Emphysema

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Emphysema

Emphysema is a type of chronic obstructive pulmonary disease, which worsens over time and makes it hard to breathe. In this ailment, the air sacs in the lungs lose their elasticity and get enlarged. The alveoli which are located at the end of the bronchioles of the lungs become enlarged due to their walls breaking down or the air sacs getting destroyed, narrowed, stretched, collapsed or over-inflated. Having fewer and larger damaged sacs means a reduced surface area for exchanging oxygen into the blood and carbon dioxide out of it. The damage caused by this ailment is permanent and unfortunately, there is no known way to fully recover from it.

Symptoms

Sometimes people can have emphysema for years without any kind of signs or symptoms. The main symptom of this is shortness of breath, which begins gradually.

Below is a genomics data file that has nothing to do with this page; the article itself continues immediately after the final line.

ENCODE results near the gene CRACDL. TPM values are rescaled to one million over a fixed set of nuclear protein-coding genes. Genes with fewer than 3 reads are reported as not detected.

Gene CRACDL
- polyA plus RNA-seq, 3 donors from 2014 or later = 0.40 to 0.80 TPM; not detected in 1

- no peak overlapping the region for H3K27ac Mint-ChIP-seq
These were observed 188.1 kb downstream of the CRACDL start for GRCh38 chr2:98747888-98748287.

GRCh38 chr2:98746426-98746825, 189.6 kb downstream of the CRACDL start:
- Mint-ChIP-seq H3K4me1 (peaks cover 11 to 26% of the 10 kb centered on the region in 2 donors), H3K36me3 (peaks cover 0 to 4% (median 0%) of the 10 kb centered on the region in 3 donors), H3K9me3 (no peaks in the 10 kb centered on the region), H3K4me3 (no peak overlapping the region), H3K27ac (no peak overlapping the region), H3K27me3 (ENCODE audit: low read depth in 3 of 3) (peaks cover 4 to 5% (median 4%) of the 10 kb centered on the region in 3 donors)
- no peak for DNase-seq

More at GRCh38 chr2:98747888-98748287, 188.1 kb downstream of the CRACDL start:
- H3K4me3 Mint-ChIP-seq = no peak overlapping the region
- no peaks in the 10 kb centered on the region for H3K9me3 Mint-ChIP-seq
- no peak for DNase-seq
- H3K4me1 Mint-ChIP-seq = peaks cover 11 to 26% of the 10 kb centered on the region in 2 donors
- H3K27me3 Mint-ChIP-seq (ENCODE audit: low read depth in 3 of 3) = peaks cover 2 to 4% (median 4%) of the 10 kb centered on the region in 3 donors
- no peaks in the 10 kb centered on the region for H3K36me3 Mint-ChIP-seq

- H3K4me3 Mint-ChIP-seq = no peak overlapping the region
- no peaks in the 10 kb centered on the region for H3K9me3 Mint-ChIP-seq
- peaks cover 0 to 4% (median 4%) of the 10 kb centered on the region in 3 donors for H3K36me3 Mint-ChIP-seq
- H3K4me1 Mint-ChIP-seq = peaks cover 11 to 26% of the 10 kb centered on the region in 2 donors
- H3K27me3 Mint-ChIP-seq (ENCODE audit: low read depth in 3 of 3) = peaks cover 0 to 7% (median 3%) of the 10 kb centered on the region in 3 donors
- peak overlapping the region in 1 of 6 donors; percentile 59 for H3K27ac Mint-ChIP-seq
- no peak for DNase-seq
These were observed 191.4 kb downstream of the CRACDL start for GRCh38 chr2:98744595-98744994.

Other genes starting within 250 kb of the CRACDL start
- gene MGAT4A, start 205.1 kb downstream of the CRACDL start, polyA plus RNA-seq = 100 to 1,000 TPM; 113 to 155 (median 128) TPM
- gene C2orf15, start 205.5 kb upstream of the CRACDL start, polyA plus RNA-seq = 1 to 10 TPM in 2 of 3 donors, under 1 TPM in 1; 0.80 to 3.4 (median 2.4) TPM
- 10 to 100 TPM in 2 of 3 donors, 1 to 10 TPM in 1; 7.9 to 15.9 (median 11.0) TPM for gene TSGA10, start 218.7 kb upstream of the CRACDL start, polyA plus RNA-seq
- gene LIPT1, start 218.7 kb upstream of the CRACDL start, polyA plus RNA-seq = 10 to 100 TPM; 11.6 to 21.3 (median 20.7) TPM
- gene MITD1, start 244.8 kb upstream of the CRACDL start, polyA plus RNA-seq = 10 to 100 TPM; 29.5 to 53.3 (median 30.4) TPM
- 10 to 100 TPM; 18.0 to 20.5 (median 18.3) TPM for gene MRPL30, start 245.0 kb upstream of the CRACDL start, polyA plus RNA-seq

Since you might start avoiding activities that cause shortness of breath, you might be not noticing any symptoms, until it begins interfering with daily tasks. It eventually causes shortness of breathing even while one is at rest.

If you are having unexplained shortness of breath for several months, it is important to see a doctor, especially if it is affecting your daily activities and or/getting worse over time. If you are unable to climb stairs due to shortness of breath, your lips or fingernails are turning gray with extortion and you find yourself not mentally alert, then you need to seek medical care immediately.

Causes and risk factors

Usually, long-term exposure to irritants which damages the lungs and the airways is the main cause of emphysema. If you inhale pipe, cigar and other such types of tobacco you are at a greater risk of having emphysema.

Exposure to secondhand smoke, air pollution, chemical fumes as well as dust for your workplace or the environment might also lead to emphysema. Although it is rare, sometimes a genetic condition which is known as alpha-1 ‘antitrypsin deficiency’ can also play a role in causing this ailment.

The risk factors for emphysema include: